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Beatrice, Hywind and Aberdeen Offshore Wind Farm are just the start of the offshore wind industry revolution in Scotland

By Scottish Renewables

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By Fabrice Leveque, senior policy manager at Scottish Renewables

Offshore wind presents an enormous economic and environmental opportunity for Scotland.

Challenging conditions in Scottish waters have already called for creative approaches which have prompted incredible innovation in the sector, but with a quarter of Europe's offshore wind resource, we have only just started to harness its potential.

Five offshore wind farms are currently operational in our waters, meaning Scotland now has just under 1000MW of installed capacity, enough to power the equivalent of around 645,000 Scottish homes.

Off the coast of Aberdeen, the European Offshore Wind Deployment Centre is the country’s largest test and demonstration facility and is currently home to the world’s most powerful offshore wind turbine, at 8.8MW.

The 84-turbine Beatrice Offshore Wind Farm, which opened this summer after eight years of development, is a sign of the ongoing transition from oil and gas to renewable sources of energy, standing as it does alongside the now-redundant oil field after which it was named.

Beatrice Offshore Wind Farm completed May 2019..
Beatrice Offshore Wind Farm completed May 2019..

Floating offshore wind, where turbines tethered to the seabed generate electricity, has the potential to provide clean electricity from locations where other renewable energy devices cannot be deployed, and Scotland is already leading the way, with Hywind, the world’s first floating offshore wind farm, energised in our waters in 2017.

There are 11 new offshore wind projects currently in the pipeline, either awaiting construction or with planning permission granted, which together would increase Scotland’s generating capacity by more than 6700MW.

But offshore wind is a truly global business and Scottish companies, at all stages of the supply chain, are competing at a global scale.

No one company can afford to finance these multi-billion-pound projects – the Beatrice offshore windfarm alone cost £2.6 billion pounds, almost twice the cost of the new Queensferry crossing.

As we begin to build out the projects which can capture that tremendous offshore wind resource, it is important that government, industry and the supply chain itself are firmly focused on delivering the best outcomes and the best local economic impacts possible from the projects which develop in Scotland's waters.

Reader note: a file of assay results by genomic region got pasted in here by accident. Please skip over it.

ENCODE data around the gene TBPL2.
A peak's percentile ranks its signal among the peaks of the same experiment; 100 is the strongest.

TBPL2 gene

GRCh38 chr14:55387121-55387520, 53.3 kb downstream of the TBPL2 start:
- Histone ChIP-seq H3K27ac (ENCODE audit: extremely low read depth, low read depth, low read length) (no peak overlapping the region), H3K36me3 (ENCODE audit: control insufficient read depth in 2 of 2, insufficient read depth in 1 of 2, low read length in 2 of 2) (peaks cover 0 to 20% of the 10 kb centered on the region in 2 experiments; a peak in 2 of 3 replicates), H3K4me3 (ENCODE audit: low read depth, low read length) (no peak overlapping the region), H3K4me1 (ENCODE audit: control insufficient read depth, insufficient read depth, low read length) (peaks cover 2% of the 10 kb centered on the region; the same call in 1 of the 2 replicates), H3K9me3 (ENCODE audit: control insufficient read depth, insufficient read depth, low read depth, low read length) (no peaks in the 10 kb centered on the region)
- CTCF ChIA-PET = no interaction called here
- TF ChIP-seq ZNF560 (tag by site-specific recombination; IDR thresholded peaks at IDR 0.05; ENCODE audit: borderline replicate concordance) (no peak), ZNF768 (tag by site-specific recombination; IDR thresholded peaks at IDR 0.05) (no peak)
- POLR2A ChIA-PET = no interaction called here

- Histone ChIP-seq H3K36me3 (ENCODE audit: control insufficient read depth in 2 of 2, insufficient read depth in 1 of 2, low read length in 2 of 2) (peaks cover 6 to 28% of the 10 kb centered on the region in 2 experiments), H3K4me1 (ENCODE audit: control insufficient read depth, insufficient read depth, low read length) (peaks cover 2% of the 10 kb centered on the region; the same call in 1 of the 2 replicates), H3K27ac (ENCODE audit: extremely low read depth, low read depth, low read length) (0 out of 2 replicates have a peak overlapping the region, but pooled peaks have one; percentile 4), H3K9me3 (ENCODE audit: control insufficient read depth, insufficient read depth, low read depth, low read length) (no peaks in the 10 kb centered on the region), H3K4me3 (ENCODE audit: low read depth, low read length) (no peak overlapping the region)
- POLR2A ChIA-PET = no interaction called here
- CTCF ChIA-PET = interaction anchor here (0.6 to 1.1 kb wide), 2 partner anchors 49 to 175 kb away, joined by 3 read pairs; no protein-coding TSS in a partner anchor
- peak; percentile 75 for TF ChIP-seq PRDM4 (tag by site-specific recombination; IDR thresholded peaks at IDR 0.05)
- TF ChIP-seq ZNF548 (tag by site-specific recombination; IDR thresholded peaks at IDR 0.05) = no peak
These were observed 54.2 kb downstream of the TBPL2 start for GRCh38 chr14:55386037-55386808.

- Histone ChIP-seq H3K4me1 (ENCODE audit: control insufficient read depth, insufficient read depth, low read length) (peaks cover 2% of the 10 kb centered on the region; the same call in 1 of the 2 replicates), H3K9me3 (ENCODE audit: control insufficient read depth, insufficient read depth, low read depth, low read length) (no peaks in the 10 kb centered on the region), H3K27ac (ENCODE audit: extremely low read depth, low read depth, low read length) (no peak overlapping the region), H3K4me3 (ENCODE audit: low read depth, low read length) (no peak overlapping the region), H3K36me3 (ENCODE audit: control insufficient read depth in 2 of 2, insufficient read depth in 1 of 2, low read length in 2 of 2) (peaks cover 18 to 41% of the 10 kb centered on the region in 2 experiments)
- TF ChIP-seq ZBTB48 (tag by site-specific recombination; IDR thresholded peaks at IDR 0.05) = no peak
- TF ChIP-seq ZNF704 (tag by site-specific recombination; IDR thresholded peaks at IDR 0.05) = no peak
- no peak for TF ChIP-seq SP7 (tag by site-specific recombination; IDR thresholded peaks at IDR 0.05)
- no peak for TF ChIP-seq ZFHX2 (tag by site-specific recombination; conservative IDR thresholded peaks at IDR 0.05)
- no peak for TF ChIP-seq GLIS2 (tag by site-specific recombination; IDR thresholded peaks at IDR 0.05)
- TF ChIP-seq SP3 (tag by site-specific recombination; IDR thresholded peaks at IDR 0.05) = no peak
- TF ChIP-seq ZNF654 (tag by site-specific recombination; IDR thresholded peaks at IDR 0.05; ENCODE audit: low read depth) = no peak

The 54-turbine Neart na Gaoithe Offshore Wind Farm, 15km off the Fife coast, is a great example of what collaboration can achieve. Scottish engineering firm BiFab has been awarded a contract to build some of the foundation jackets, the Port of Dundee has been selected as the assembly point for the wind turbine generators and Eyemouth Harbour has been chosen as the preferred supplier to operate and service the wind farm over its 25-years lifetime.

The geographical reach of this project alone is vast, bringing environmental and economic benefits to communities across the country – not only during development, but the 20-plus years of operations and maintenance after completion.

EOWDC Nicola Sturgeon3 Aberdeen Offshore Wind Farm Vatenfall
EOWDC Nicola Sturgeon3 Aberdeen Offshore Wind Farm Vatenfall

The offshore wind industry currently supports the equivalent of 3400 people in full-time employment across Scotland, which is only set to increase as more projects are deployed.

Scottish Renewables’ Offshore Wind Conference, Exhibition & Dinner – on January 28 and 29 in Glasgow – will bring industry together to explore the progress made by the sector over the past year and look to the future opportunities presented by this growing industry.

Delegates will hear from industry experts on offshore wind’s industrial impacts across the UK and explore how successes in places like the Humber and East Anglia can be reproduced in Scotland.

Building and developing the Scottish supply chain to create the right conditions for success will also be a key topic.

Industry experts will discuss planning and explore how improving understanding of the marine environment can support future deployment.

The challenges of how best to integrate and optimise the rapidly-expanding offshore wind fleet onto the grid will also be considered.

Developers of offshore wind projects in the planning and development phase around Scotland will also give delegates an update on their progress and an insight into the upcoming development pipeline for the Scottish sector.

We look forward to seeing you at the conference to discuss these issues and many more.

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